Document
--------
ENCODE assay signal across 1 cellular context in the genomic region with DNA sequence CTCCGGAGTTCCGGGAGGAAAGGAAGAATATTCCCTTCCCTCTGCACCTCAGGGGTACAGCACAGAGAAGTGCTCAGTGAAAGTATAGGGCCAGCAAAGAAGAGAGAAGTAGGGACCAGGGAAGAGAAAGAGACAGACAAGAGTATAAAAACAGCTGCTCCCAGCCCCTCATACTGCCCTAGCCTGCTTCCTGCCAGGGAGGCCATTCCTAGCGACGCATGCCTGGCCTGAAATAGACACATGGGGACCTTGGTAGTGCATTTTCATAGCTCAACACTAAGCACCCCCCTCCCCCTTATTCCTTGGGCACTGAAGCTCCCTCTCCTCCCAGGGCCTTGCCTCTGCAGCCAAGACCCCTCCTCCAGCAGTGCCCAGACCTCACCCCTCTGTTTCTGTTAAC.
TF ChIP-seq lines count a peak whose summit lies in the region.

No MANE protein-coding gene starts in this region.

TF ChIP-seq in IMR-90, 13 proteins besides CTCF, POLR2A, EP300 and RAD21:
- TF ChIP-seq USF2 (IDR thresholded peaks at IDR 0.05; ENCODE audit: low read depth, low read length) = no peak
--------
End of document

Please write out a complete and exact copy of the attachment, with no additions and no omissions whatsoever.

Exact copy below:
ENCODE assay signal across 1 cellular context in the genomic region with DNA sequence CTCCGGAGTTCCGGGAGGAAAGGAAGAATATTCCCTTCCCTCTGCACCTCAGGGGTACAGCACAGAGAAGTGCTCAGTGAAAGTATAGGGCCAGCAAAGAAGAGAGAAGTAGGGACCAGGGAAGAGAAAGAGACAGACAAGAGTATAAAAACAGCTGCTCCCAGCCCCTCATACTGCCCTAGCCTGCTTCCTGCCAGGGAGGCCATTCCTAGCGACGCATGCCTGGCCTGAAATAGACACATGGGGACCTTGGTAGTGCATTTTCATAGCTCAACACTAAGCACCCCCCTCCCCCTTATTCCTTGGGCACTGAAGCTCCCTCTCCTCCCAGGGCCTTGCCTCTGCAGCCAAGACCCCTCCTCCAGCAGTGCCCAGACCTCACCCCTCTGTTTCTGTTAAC.
TF ChIP-seq lines count a peak whose summit lies in the region.

No MANE protein-coding gene starts in this region.

TF ChIP-seq in IMR-90, 13 proteins besides CTCF, POLR2A, EP300 and RAD21:
- TF ChIP-seq USF2 (IDR thresholded peaks at IDR 0.05; ENCODE audit: low read depth, low read length) = no peak